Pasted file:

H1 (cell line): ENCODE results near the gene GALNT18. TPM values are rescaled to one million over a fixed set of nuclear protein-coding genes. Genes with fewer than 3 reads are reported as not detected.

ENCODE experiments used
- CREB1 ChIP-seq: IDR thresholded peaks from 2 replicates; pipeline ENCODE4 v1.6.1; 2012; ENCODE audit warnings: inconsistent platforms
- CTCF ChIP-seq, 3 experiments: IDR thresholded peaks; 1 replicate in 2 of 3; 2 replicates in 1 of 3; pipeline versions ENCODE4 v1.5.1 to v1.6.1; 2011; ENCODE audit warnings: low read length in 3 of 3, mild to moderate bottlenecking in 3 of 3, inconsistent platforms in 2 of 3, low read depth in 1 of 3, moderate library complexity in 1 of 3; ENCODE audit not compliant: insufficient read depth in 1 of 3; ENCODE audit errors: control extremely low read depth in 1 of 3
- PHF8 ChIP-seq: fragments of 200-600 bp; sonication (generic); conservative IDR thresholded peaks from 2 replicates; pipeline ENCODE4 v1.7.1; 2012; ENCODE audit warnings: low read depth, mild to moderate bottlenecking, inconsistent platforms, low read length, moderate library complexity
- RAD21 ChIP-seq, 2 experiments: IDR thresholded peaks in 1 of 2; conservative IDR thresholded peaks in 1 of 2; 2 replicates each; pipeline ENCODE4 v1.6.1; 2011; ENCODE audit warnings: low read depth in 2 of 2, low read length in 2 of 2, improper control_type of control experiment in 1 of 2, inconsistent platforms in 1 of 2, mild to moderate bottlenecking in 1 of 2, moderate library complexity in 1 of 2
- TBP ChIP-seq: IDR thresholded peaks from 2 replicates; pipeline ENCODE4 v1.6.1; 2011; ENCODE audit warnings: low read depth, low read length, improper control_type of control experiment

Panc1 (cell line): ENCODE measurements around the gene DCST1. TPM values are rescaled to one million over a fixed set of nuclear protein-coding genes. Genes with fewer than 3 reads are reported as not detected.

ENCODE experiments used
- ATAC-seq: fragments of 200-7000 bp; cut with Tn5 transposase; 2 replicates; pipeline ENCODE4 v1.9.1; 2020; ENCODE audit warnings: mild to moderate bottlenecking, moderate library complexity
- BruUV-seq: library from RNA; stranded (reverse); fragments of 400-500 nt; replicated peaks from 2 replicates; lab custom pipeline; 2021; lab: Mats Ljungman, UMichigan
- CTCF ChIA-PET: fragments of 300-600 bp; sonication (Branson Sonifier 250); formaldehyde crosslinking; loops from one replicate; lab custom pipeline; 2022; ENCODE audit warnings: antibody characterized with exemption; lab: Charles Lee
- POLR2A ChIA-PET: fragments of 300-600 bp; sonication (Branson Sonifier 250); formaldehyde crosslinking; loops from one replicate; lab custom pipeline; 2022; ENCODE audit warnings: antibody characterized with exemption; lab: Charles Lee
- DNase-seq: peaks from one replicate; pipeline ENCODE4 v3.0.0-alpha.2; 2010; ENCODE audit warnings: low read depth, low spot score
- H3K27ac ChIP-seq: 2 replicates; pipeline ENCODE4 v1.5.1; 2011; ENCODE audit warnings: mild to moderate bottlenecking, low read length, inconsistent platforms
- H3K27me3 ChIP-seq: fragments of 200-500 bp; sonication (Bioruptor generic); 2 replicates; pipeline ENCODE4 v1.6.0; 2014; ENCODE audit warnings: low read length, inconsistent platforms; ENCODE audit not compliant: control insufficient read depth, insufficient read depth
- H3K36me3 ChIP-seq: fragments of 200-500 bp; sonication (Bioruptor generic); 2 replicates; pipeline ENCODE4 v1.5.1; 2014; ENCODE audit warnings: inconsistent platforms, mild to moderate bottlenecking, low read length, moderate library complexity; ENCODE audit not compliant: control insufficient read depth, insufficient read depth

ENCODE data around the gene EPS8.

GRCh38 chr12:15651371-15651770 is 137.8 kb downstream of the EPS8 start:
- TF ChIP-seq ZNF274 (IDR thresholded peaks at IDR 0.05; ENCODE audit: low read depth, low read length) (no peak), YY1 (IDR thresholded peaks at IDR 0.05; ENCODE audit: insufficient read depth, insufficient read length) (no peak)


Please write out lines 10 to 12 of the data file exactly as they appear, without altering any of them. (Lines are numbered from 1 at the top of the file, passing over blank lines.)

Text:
- ATAC-seq: fragments of 200-7000 bp; cut with Tn5 transposase; 2 replicates; pipeline ENCODE4 v1.9.1; 2020; ENCODE audit warnings: mild to moderate bottlenecking, moderate library complexity
- BruUV-seq: library from RNA; stranded (reverse); fragments of 400-500 nt; replicated peaks from 2 replicates; lab custom pipeline; 2021; lab: Mats Ljungman, UMichigan
- CTCF ChIA-PET: fragments of 300-600 bp; sonication (Branson Sonifier 250); formaldehyde crosslinking; loops from one replicate; lab custom pipeline; 2022; ENCODE audit warnings: antibody characterized with exemption; lab: Charles Lee